MMIWG artwork designed by Sarah Whalen-Lunn. We have been given permission to use this image. It is copyrighted by the original artist SWL.

The DIJ database logs cases of missing and murdered Indigenous womxn, girls, two spirit and relatives from the past and to the present. The data fields, if available, include: name, age, location of incident, cast number, home community, cases status, case notes, and are sorted by missing and murdered.

Database Disparities

State departments and municipalities often have their own police departments and ways in which data is gathered. This creates stark gaps in information and data gathering. Many missing persons cases are not shared between agencies. State and local police departments are also not keeping track of race in a way that allows for transparency or accuracy on the disproportionate rates in which Alaska Native people go missing or have been murdered.

Reporting Undercount

There is a nationwide movement raising awareness on the crisis of MMIWG2S although the gaps in data are prevalent. The 2017 Urban Indian Health Institute (UIHI) partnered with a tribal epidemiology center to begin the first study aimed at assessing the number and dynamics of cases of missing and murdered American Indian and Alaska Native womxn and girls in cities across the United States. We know this data represents a drastic undercount of the realities of cases as many go unreported or are misreported.

Gathering Data, Protecting Our People

Data for Indigenous Justice helps our communities file Freedom of Information (FOIA) requests with various agencies to collect our own data. We are the first Indigenous-led effort to collect missing and murdered data for Indigenous people in Alaska. Our work in collecting this data brings awareness to the need of closing the data gaps and advocates and provides data to protect Indigenous womxn, girls and relatives in Alaska and beyond.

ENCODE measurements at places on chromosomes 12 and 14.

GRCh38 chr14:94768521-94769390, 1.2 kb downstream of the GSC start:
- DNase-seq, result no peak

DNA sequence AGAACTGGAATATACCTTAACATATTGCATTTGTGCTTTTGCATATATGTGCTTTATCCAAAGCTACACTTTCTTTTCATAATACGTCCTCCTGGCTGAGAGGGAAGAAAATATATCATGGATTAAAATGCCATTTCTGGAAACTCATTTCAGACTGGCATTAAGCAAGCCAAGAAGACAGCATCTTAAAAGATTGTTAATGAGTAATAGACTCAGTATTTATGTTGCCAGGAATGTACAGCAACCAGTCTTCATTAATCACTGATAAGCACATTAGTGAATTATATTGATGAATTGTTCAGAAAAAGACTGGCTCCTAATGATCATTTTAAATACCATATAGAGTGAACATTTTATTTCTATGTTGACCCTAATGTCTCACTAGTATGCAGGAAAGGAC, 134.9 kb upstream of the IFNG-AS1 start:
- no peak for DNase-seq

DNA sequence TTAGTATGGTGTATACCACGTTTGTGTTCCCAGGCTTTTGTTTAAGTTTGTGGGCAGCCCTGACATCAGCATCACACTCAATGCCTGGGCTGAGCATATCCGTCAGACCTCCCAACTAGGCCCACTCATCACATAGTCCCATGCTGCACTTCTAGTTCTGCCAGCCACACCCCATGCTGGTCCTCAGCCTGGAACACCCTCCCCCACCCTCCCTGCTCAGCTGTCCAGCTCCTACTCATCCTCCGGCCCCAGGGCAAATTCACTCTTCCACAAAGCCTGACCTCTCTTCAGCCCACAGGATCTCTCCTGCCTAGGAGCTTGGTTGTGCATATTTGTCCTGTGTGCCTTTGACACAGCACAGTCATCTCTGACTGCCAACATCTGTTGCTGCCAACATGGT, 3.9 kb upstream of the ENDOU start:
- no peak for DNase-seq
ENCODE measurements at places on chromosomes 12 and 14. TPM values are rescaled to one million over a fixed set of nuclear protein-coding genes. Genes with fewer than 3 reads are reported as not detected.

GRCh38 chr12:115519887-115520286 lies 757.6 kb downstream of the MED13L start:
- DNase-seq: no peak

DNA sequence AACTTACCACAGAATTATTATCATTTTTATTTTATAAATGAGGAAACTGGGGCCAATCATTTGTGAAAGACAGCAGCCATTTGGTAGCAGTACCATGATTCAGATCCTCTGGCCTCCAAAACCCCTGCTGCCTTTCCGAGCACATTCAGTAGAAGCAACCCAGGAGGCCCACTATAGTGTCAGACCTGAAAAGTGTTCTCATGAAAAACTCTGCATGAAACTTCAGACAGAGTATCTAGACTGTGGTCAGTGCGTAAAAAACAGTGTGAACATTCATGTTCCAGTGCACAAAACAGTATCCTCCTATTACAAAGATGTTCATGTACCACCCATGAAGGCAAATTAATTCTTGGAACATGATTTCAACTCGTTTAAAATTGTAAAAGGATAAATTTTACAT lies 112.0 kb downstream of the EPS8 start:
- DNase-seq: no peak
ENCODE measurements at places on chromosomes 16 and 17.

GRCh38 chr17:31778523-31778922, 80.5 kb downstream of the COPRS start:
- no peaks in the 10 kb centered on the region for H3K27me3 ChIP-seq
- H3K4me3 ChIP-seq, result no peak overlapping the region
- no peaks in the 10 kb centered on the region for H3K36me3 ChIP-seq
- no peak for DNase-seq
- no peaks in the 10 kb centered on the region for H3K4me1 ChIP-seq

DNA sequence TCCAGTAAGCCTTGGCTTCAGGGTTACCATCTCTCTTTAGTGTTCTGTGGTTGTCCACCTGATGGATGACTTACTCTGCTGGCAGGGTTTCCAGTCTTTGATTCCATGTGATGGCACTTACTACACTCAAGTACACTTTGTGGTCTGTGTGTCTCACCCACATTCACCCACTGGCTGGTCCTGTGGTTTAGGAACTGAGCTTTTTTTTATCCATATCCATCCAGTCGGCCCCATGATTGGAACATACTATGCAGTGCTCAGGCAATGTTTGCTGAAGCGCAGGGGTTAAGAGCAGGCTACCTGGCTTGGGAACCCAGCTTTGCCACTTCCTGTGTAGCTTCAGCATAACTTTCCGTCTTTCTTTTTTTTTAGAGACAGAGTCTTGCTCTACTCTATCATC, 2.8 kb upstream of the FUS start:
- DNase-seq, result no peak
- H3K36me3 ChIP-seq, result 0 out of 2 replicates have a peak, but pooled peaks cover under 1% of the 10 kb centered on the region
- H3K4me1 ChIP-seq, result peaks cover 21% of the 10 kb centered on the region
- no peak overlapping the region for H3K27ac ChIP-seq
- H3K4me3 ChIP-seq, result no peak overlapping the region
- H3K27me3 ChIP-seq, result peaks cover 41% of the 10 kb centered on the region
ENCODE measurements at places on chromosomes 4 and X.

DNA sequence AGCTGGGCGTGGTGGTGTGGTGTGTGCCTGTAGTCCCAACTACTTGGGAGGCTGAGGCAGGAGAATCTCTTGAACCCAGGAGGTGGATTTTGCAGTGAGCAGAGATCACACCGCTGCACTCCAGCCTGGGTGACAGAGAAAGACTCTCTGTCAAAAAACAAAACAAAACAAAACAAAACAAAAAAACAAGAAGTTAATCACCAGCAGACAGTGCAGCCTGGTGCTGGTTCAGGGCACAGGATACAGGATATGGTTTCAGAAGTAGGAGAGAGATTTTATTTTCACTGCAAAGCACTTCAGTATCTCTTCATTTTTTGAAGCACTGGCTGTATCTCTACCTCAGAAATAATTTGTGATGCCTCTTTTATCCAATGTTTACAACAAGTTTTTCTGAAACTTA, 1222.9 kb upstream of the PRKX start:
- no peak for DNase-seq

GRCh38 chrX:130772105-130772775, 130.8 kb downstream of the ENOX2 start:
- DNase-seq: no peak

The database includes Indigenous womxn, girls, two spirit and peoples cases from communities across Alaska. We will continue to pursue research and data collecting, utilizing partnerships with tribal organizations, communities and individuals. We are able to continue growing this database to reflect the truth in MMIWG2S cases.

The purpose of our organization is to steward and care for all of the data regarding our missing and murdered Indigenous persons in our Alaska Native community. We do this through stewardship, cultural values, respect and honoring our ancestors past and present in all of the work that we do.”

Charlene Aqpik Apok, DIJ executive director and Co-Founder